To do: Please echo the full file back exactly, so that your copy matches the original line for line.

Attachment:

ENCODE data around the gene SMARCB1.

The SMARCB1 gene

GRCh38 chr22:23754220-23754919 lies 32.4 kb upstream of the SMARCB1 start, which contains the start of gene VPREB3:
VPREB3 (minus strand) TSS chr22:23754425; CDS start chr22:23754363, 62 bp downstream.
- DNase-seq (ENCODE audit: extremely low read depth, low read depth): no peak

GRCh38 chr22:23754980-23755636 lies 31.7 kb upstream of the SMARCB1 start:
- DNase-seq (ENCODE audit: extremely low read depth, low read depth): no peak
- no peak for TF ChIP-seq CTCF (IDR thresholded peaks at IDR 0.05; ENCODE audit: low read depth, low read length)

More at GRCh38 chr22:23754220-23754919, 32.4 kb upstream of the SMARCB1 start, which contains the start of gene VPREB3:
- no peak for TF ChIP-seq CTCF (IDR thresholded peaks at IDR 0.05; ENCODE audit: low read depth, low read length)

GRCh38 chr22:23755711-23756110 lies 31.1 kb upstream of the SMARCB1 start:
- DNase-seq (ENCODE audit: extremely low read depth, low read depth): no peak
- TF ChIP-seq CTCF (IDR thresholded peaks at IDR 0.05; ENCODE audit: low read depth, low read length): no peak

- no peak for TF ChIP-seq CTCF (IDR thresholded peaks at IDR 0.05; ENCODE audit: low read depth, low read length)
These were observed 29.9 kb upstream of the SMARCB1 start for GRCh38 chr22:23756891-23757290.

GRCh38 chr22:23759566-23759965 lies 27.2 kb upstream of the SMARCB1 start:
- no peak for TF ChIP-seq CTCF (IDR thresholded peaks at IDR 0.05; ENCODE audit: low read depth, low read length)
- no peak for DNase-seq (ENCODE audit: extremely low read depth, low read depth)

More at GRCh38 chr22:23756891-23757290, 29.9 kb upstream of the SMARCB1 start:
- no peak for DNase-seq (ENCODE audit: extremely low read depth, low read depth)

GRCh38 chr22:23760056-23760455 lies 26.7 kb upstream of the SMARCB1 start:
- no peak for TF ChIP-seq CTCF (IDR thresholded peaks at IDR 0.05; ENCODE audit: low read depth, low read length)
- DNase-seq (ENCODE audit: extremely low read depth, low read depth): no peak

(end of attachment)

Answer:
ENCODE data around the gene SMARCB1.

The SMARCB1 gene

GRCh38 chr22:23754220-23754919 lies 32.4 kb upstream of the SMARCB1 start, which contains the start of gene VPREB3:
VPREB3 (minus strand) TSS chr22:23754425; CDS start chr22:23754363, 62 bp downstream.
- DNase-seq (ENCODE audit: extremely low read depth, low read depth): no peak

GRCh38 chr22:23754980-23755636 lies 31.7 kb upstream of the SMARCB1 start:
- DNase-seq (ENCODE audit: extremely low read depth, low read depth): no peak
- no peak for TF ChIP-seq CTCF (IDR thresholded peaks at IDR 0.05; ENCODE audit: low read depth, low read length)

More at GRCh38 chr22:23754220-23754919, 32.4 kb upstream of the SMARCB1 start, which contains the start of gene VPREB3:
- no peak for TF ChIP-seq CTCF (IDR thresholded peaks at IDR 0.05; ENCODE audit: low read depth, low read length)

GRCh38 chr22:23755711-23756110 lies 31.1 kb upstream of the SMARCB1 start:
- DNase-seq (ENCODE audit: extremely low read depth, low read depth): no peak
- TF ChIP-seq CTCF (IDR thresholded peaks at IDR 0.05; ENCODE audit: low read depth, low read length): no peak

- no peak for TF ChIP-seq CTCF (IDR thresholded peaks at IDR 0.05; ENCODE audit: low read depth, low read length)
These were observed 29.9 kb upstream of the SMARCB1 start for GRCh38 chr22:23756891-23757290.

GRCh38 chr22:23759566-23759965 lies 27.2 kb upstream of the SMARCB1 start:
- no peak for TF ChIP-seq CTCF (IDR thresholded peaks at IDR 0.05; ENCODE audit: low read depth, low read length)
- no peak for DNase-seq (ENCODE audit: extremely low read depth, low read depth)

More at GRCh38 chr22:23756891-23757290, 29.9 kb upstream of the SMARCB1 start:
- no peak for DNase-seq (ENCODE audit: extremely low read depth, low read depth)

GRCh38 chr22:23760056-23760455 lies 26.7 kb upstream of the SMARCB1 start:
- no peak for TF ChIP-seq CTCF (IDR thresholded peaks at IDR 0.05; ENCODE audit: low read depth, low read length)
- DNase-seq (ENCODE audit: extremely low read depth, low read depth): no peak